Serological screening for Celiac Disease in 382 pre-schoolers with Autism Spectrum Disorder

Sara Calderoni, Elisa Santocchi, Teresa Del Bianco, Elena Brunori, Laura Caponi, Aldo Paolicchi, Francesca Fulceri, Margherita Prosperi, Antonio Narzisi, Angela Cosenza, Raffaella Tancredi, Filippo Muratori

Research output: Contribution to journalArticle

Abstract

Background: Recent investigations suggest a possible common genetic background between Autism Spectrum Disorders (ASD) and Celiac Disease (CD). However, studies regarding this association are scarce and often limited by the small sample sizes and/or large heterogeneity among ASD groups in terms of demographic and clinical features. The present study aims to investigate the overall CD prevalence (biopsy proven-CD patients plus screening detected tTG and EMA positive cases) in a large population of pre-schoolers with ASD referred to a tertiary care University Hospital. Methods: We retrospectively collected data about 382 children (mean age: 46.97 ± 13.55 months; age-range: 18-72 months) consecutively diagnosed as ASD (according to the Diagnostic and Statistical Manual of Mental Disorders 4th edition criteria) over the period 2010-2013, and who performed a serological CD screening. Results: The overall CD prevalence was 2.62%, which is statistically significant higher to that reported in the Italian paediatric population (p = 0.0246). Half of these children had no symptoms or risk factors related to CD when they performed the serological screening. Conclusions: If replicated, these data suggest the importance of regular screening for CD in young patients with ASD, and are of relevance for clinical and public health.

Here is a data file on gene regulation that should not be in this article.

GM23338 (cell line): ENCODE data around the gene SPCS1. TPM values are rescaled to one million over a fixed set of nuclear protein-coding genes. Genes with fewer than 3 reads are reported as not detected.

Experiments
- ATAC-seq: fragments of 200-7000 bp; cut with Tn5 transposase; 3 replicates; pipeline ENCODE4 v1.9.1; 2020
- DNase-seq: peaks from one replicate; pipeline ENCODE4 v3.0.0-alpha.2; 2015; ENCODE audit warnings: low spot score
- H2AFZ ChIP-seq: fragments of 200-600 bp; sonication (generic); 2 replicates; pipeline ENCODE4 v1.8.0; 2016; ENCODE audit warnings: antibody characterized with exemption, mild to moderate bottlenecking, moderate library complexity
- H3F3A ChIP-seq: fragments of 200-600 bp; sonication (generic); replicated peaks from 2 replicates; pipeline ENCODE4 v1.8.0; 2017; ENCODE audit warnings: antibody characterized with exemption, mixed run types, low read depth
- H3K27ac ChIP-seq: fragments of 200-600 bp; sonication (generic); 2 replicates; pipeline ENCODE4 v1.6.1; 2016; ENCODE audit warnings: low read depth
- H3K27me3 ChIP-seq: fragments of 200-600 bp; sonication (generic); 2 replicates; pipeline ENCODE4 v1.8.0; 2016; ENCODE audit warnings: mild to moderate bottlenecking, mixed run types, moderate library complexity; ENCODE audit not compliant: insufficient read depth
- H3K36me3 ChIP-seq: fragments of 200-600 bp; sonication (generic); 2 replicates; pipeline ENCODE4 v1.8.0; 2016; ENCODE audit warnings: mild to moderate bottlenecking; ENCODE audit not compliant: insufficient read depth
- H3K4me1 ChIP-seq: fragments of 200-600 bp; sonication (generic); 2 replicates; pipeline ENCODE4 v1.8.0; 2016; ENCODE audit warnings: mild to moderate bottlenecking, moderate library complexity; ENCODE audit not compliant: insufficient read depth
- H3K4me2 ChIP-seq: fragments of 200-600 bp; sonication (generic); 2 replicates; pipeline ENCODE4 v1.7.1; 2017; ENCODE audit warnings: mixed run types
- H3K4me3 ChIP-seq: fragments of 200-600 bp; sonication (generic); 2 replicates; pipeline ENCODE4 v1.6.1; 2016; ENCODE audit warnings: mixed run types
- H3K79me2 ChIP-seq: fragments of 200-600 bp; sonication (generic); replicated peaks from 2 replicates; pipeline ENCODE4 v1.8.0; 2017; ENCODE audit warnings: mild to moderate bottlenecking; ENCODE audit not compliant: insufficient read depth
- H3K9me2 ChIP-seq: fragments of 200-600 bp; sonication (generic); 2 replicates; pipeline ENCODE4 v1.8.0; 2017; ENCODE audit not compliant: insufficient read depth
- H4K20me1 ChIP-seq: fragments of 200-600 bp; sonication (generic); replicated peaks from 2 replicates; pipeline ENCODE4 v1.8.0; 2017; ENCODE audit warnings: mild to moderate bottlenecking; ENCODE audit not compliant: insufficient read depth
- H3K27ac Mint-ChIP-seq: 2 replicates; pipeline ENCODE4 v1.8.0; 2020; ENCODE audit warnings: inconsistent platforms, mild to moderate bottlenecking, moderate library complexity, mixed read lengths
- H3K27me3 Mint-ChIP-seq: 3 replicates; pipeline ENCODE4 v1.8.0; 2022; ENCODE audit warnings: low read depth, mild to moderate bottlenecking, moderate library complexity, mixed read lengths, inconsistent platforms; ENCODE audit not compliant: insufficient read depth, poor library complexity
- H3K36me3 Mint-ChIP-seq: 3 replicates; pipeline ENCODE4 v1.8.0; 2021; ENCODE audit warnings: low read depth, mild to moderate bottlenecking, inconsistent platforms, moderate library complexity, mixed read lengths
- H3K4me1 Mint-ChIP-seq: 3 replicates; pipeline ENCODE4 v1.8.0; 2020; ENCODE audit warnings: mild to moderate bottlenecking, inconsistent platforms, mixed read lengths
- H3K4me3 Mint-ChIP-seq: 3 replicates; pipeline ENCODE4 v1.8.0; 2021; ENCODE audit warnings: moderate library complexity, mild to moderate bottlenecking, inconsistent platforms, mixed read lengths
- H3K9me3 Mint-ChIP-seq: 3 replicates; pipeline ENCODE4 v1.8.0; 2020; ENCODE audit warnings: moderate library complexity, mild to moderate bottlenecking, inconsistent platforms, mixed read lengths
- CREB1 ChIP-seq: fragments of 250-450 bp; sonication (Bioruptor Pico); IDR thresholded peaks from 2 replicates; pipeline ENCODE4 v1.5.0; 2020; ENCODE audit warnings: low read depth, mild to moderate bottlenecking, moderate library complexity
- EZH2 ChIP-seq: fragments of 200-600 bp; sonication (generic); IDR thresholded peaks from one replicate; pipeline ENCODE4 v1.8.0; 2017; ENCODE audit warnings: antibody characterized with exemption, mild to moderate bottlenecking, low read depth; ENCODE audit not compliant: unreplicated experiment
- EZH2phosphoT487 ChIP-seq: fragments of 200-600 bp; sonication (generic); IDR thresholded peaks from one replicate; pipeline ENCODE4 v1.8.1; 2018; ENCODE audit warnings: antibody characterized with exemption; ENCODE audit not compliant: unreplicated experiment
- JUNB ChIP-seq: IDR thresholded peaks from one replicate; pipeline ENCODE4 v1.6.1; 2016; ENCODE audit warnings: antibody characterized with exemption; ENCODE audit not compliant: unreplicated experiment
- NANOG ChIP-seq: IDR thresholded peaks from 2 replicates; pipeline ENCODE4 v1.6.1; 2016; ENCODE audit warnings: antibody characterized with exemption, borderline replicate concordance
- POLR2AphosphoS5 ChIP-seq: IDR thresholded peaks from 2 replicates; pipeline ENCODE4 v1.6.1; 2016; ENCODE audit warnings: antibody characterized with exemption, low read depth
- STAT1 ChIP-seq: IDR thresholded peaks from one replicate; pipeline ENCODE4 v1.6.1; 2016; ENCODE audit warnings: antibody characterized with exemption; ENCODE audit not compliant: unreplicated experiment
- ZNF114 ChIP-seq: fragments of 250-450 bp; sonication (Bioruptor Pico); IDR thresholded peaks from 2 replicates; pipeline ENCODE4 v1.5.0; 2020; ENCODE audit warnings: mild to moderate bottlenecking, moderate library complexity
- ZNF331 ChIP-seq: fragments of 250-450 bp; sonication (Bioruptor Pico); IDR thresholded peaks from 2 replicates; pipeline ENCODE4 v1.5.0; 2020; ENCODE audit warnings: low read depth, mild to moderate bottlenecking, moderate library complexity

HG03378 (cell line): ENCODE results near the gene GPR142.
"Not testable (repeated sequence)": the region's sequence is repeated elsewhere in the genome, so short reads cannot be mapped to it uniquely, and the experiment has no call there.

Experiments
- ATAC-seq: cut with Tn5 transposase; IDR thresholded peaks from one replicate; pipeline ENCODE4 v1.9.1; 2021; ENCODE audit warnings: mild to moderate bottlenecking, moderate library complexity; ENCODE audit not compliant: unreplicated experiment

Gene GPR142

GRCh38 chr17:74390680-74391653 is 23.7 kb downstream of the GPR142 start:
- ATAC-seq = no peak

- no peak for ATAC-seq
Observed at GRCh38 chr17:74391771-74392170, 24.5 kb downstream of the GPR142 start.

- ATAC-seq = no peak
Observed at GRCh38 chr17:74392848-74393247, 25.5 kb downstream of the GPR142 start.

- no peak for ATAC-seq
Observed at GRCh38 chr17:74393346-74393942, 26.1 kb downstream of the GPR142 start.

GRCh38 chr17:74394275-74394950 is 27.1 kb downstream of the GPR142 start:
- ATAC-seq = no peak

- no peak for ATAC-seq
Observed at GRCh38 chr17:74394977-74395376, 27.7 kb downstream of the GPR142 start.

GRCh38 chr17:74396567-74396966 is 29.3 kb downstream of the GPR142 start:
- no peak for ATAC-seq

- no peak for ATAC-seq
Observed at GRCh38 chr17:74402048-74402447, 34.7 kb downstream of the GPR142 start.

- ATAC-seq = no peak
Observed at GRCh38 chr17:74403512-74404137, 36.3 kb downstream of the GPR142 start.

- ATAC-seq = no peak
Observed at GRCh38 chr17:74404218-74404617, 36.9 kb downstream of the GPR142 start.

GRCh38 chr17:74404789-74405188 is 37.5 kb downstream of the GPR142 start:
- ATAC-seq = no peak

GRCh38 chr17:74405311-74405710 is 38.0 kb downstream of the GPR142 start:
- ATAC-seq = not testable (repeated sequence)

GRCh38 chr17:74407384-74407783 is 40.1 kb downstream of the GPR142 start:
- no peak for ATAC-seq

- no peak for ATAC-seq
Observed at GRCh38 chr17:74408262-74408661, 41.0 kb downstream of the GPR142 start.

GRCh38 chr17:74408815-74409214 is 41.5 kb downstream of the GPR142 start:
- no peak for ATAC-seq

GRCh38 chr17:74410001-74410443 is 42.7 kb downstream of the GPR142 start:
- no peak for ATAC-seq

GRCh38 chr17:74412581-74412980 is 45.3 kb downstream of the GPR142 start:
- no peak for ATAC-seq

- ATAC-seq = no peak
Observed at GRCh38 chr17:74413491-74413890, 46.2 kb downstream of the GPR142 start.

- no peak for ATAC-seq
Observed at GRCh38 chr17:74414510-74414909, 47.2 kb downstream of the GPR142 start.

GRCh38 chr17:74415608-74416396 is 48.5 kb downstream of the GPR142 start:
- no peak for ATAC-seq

Original languageEnglish
Article number98
JournalItalian Journal of Pediatrics
Volume42
Issue number1
DOIs
Publication statusPublished - Nov 16 2016

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Keywords

  • Autism Spectrum Disorders
  • Autoimmune disease
  • Celiac Disease
  • Epidemiology
  • Gastrointestinal symptoms
  • Pre-schoolers
  • Screening
  • Young children

ASJC Scopus subject areas

  • Pediatrics, Perinatology, and Child Health

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